But God does not hide himself behind think curtains now. Make no mistake about it, he is every bit of true God that he was in the Old Testament, but now he dwells among us. Now we see him face to face. This is the significance of the birth of the Christ. Yes, Jesus has always been here. God has always been near. But now he is here, in the flesh, for you. Now he dwells here, among you, in human flesh. The incarnation of Jesus began when he was conceived in the womb of his mother, the Virgin Mary, but it continues even to this day.

You may think that since his ascension he doesn’t dwell here before our eyes anymore, but the fact is that his ascension actually makes it possible for him to be on altars across the world all at once. See there on the altar is another tent. Beneath that tent are the vessels by which Jesus feeds us with his body and blood. 2000 years ago Jesus came into the world as a man. Jesus, the light that the darkness cannot overcome, still shines in the darkness of our world today. I don’t need to prove to you that the world remains a dark place filled with sin and death. But sin and death did not and cannot overcome Jesus, the light of the world. The light still shines today. We have seen his glory and continue to see it as he continues to dwell among us to grant us the forgiveness of sins.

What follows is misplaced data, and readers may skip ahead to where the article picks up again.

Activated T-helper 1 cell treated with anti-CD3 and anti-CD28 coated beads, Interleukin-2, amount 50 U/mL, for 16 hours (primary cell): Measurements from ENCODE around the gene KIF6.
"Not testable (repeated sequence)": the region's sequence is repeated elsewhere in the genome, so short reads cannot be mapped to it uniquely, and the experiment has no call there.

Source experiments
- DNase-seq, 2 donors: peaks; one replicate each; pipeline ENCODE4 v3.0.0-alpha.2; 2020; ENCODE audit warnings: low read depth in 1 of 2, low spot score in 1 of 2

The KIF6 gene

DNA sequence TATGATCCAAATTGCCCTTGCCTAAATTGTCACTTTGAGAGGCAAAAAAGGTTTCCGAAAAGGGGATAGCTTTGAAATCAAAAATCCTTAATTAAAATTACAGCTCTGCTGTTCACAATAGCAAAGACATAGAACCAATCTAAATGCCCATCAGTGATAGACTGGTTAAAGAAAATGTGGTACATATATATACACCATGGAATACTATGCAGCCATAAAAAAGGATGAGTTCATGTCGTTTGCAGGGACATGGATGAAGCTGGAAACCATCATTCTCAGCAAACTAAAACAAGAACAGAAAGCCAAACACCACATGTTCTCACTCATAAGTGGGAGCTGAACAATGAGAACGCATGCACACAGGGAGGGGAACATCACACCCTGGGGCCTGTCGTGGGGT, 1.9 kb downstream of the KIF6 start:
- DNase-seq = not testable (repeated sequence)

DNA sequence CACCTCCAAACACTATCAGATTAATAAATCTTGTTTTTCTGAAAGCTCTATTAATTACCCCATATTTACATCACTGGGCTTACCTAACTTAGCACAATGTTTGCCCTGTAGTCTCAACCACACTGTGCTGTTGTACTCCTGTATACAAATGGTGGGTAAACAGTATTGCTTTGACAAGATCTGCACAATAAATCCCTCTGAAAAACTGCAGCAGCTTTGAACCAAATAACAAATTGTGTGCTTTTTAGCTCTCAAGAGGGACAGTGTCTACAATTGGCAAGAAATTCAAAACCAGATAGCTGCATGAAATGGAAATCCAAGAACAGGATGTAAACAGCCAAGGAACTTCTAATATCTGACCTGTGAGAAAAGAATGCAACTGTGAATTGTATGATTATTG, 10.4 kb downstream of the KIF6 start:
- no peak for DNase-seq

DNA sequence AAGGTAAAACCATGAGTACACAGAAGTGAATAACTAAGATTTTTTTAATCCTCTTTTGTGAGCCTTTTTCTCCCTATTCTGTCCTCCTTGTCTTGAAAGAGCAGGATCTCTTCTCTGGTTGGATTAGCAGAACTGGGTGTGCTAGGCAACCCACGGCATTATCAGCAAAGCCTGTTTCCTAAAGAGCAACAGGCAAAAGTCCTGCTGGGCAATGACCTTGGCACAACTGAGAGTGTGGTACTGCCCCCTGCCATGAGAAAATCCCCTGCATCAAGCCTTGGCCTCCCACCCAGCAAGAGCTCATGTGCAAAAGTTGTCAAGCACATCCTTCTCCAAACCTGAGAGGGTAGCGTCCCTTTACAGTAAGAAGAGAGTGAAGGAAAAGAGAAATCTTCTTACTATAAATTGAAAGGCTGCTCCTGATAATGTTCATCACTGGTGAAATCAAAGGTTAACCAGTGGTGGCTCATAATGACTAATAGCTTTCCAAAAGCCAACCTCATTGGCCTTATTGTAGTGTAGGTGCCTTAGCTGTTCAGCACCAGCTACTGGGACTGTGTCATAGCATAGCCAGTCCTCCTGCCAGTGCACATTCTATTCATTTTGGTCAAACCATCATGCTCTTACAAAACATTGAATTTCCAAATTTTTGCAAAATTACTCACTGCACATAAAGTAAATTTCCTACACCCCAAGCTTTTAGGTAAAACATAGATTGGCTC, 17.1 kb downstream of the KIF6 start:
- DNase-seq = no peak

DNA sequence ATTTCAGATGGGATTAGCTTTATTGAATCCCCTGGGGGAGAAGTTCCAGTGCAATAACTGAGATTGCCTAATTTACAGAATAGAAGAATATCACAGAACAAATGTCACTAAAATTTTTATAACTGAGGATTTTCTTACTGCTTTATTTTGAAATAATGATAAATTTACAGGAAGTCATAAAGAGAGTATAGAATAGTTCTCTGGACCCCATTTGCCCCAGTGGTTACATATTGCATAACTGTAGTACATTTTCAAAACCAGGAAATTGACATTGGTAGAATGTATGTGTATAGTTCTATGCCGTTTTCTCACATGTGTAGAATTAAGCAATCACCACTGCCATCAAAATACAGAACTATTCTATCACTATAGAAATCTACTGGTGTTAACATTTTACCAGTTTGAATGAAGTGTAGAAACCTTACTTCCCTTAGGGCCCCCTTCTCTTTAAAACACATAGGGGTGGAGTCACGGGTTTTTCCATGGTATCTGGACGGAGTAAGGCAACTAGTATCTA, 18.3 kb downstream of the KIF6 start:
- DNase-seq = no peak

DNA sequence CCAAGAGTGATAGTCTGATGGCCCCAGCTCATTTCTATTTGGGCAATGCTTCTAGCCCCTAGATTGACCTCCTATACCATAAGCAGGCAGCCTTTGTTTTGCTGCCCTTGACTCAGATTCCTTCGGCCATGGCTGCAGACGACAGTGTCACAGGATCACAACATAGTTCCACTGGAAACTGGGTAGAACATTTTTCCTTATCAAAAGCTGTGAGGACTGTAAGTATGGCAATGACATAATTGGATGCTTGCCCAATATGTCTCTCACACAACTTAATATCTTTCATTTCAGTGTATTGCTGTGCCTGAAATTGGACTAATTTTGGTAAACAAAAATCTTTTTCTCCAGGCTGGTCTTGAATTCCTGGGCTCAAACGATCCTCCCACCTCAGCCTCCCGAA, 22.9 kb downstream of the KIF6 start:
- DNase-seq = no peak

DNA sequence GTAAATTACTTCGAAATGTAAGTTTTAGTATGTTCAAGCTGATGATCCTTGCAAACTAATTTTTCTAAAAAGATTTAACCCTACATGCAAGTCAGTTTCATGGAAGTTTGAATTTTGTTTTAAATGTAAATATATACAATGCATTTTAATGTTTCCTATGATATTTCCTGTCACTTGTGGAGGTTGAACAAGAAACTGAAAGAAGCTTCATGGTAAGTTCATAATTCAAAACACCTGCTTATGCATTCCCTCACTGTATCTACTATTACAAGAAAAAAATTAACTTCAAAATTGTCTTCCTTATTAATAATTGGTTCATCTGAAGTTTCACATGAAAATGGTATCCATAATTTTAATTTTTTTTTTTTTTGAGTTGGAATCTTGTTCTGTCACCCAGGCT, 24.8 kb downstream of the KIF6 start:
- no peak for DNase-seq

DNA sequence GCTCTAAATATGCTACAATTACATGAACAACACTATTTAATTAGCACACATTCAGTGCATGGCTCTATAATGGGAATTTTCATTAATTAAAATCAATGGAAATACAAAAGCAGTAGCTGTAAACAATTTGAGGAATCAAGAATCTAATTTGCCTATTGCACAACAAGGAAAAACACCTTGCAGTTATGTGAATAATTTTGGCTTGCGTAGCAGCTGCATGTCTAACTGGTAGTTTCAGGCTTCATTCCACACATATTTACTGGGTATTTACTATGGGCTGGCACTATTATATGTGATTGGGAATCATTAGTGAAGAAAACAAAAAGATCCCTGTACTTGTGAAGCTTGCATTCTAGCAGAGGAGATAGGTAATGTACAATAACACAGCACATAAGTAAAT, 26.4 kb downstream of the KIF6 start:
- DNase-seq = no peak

In the name of the Father and of the + Son and of the Holy Spirit. Amen.